This process causes the material to melt, evaporate, or reach the ignition point rapidly. It also uses a powerful flow of gases at high speed to prevent the material from overheating while blowing away the molten or vaporized pieces. This helps achieve greater precision and finesse in cutting.

Fiber laser cutting offers a significant level of control during the cutting process. While cutting, you can control the heat, gases, gas pressure, and so on. This helps manufacturers create intricate objects of any size or shape using materials with different densities.

Fiber laser cutting provides a host of other benefits such as rapid cutting speed, high accuracy, and low costs. Fiber laser cutters are relatively maintenance-free which makes them preferable over other cutting machines.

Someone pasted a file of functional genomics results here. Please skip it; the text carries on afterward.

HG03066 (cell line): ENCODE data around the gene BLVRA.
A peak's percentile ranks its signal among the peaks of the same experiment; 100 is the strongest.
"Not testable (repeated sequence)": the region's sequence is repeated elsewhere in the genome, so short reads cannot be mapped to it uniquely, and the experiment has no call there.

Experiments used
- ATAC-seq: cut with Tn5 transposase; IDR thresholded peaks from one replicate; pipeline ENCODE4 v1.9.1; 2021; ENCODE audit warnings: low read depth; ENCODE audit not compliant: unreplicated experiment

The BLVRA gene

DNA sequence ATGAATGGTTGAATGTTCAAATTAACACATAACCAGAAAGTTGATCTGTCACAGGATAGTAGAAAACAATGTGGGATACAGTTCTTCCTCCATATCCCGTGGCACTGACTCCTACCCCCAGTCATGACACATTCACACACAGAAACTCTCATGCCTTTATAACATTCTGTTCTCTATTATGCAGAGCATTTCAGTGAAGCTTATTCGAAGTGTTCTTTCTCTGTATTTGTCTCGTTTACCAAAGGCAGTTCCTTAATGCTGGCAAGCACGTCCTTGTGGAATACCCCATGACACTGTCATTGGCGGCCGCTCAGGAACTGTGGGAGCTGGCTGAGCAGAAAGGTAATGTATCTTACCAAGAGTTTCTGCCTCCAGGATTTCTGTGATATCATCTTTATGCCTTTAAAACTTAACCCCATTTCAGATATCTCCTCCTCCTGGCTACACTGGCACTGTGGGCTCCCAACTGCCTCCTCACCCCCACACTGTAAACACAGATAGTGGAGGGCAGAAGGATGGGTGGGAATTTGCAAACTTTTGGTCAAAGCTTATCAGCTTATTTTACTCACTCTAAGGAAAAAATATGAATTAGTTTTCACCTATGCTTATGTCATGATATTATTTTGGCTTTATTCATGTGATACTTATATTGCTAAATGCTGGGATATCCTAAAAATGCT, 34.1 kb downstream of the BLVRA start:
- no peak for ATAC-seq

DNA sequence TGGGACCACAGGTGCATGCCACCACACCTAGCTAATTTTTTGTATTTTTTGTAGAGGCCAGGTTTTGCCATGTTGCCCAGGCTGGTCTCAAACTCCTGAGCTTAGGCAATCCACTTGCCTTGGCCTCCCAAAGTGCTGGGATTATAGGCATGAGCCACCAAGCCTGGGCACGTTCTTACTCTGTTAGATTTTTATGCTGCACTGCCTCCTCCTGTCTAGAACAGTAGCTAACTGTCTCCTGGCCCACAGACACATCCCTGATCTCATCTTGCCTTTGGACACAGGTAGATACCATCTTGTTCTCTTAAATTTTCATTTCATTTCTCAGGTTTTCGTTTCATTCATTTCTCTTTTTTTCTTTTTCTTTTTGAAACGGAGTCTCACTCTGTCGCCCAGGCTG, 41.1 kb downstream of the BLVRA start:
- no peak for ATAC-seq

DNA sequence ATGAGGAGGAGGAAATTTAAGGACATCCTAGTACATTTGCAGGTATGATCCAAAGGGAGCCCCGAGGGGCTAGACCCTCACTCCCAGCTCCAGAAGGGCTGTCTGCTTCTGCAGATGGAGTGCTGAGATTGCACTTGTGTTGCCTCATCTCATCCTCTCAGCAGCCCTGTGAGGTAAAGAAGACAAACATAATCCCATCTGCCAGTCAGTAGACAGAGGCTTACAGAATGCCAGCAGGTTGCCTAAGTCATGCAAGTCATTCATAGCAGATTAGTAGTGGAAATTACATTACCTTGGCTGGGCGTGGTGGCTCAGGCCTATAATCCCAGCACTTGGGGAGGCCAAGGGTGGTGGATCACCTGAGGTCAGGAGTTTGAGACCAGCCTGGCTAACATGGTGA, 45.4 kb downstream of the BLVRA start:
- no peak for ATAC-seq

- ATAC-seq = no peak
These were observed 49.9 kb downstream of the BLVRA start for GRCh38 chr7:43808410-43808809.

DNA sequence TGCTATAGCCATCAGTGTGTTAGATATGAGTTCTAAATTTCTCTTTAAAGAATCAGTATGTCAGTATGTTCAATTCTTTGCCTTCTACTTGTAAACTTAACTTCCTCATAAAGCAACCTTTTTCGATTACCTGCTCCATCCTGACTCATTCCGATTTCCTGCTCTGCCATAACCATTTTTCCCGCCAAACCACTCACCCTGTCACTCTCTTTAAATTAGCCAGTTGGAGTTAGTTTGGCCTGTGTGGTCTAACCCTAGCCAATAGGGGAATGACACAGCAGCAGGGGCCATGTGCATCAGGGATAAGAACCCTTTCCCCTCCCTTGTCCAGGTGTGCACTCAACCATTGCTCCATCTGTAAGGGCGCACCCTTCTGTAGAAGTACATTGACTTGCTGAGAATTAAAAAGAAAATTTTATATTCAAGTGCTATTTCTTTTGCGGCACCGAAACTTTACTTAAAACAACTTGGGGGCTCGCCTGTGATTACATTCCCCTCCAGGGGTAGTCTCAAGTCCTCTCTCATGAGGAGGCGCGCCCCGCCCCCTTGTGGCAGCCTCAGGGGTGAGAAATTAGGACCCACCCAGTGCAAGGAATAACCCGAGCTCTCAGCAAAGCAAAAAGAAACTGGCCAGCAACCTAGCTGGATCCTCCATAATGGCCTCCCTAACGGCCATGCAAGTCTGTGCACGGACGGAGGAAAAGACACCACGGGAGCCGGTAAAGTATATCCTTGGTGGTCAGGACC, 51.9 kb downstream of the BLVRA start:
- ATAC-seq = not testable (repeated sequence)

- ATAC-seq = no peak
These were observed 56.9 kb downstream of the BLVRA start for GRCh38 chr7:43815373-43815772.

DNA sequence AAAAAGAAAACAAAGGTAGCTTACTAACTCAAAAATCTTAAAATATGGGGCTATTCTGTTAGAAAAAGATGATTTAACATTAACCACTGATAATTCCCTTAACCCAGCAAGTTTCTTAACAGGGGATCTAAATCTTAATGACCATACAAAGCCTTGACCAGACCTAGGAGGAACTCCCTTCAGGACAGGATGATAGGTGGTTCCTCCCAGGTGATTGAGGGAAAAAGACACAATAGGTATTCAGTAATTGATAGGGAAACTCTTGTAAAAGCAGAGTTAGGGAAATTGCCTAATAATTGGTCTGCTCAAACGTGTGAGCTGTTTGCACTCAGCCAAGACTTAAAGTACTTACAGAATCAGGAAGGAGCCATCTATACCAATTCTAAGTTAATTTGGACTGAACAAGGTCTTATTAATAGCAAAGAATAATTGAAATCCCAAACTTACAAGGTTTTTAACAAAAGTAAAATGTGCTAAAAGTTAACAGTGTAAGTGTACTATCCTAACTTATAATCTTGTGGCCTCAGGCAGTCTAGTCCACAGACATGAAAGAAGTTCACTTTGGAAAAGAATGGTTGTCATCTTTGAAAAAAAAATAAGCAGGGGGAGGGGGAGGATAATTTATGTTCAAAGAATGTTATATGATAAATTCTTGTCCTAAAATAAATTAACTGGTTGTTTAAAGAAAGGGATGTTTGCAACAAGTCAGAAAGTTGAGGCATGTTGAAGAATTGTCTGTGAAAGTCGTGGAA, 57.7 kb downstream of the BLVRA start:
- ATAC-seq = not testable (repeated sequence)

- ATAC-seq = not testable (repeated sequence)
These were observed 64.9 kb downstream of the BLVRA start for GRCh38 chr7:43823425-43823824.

Its benefits and wide range of applications have made the technology exceedingly popular in recent years, making it a hot topic in the manufacturing industry.

They are now commonly used in sheet metal processing, electronics, electrical appliances, automobiles, aviation, aerospace, ships, construction machinery, metallurgical equipment, and other manufacturing and processing industries.

How Thick Can a Fiber Laser Cut?

laser machine cutting thick stainless steel

The laser power of a fiber laser cutting machine determines its cutting thickness.

For example, a 1,000 watt fiber laser cutter will have a maximum cutting thickness of 20 millimeters for carbon steel, 10 millimeters for stainless steel, 8 millimeters for aluminum, and 6 millimeters for yellow copper.